Viewing Angles, Uniformity, Response, Lag And FreeSync
To learn how we measure screen uniformity, please click here.
We're glad to see more companies coming out with IPS gaming screens because there's no denying that TN's off-axis image quality is weak by comparison. The G2770PF is no better or worse than others in this regard but IPS and VA will always out-perform when it comes to viewing angles. With 27-inches of screen, you'll need precise placement of both panel and your head to see the best possible picture.
Screen Uniformity: Luminance
Our press sample shows exceptional field uniformity with no light bleed or hotspots in evidence. While any result under 10 percent is acceptable, very few panels can break the 8 percent barrier.
Here's the white field measurement.
The white field measurement is slightly higher but still well under 10 percent. We are very impressed by such solid performance in a value-priced product. These two test results also contributed to the G2770PF's excellent ANSI contrast score.
Screen Uniformity: Color
No areas of the screen have any visible color shift or tint. Our 80 percent pattern displayed a perfect neutral gray without variation in tone or brightness.
Pixel Response And Input Lag
Please click here to read up on our pixel response and input lag testing procedures.
144Hz usually means an eight or nine millisecond response in our transition test. The Acer tops out at 75Hz, which explains its last-place finish. Even though the AOC doesn't include motion-blur reduction, it's not missed when running at high frame rates.
Here are the lag results.
We'd expect the premium PG279Q to win the day for input lag but no one will perceive a three millisecond difference. And you'll pay less than half for the AOC. FreeSync or not, this display easily qualifies as a gaming monitor. There's more than enough panel speed and quick response to satisfy everyone.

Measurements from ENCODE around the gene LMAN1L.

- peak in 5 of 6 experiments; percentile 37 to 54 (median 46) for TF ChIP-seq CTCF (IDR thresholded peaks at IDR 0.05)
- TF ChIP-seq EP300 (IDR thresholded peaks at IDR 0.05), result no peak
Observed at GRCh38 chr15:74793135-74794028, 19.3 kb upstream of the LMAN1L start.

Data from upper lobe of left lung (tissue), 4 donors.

Gaming With FreeSync
As we said earlier, overdrive is disabled at refresh rates over 60Hz whether or not FreeSync is engaged. Obviously we want to run games at fast as is possible; especially to take advantage of the 144Hz max for adaptive refresh. We spent some hours playing Battlefield 4, Far Cry 4 and Tomb Raider to find out if overdrive is really needed.
In Battlefield 4, our least-demanding title, FHD resolution and Auto detail meant frame rates stayed at the max even when the action got intense. Motion was super-smooth with nary an artifact or anomaly. Even without the lush textures present in games like Far Cry 4, it looked fantastic. And at no time was there any lag in response to quick mouse movements.
Speaking of Far Cry 4, we played it on Very High detail at a comfortable 60-70fps and again experienced no problems. Even though there was no visible stutter, it seemed less smooth than Battlefield 4 but only because of the lower frame rate. For those wondering if 144Hz is worth attaining, we believe the answer is yes, you can see a difference.
Tomb Raider played at around 100fps with the same slick motion we saw in Battlefield. So what of the missing overdrive? Honestly we couldn't tell anything was awry. Checking the OSD in-game confirmed that it was disabled (grayed-out) but at no time did detail suffer even during the fastest motion sequences. So if you're looking for a reason to dislike the G2770PF, this is not it.
Our gaming reality check also reminded us of another thing—TN doesn't diminish the playing experience when playing on a single monitor. Sitting at a normal 24-36 inches, we could not tell a difference between the AOC and any of the IPS gaming displays we've tested. Our viewing angle photos are certainly easy to tell apart but when actual moving content is on the screen, we just don't think TN users are giving up much at all.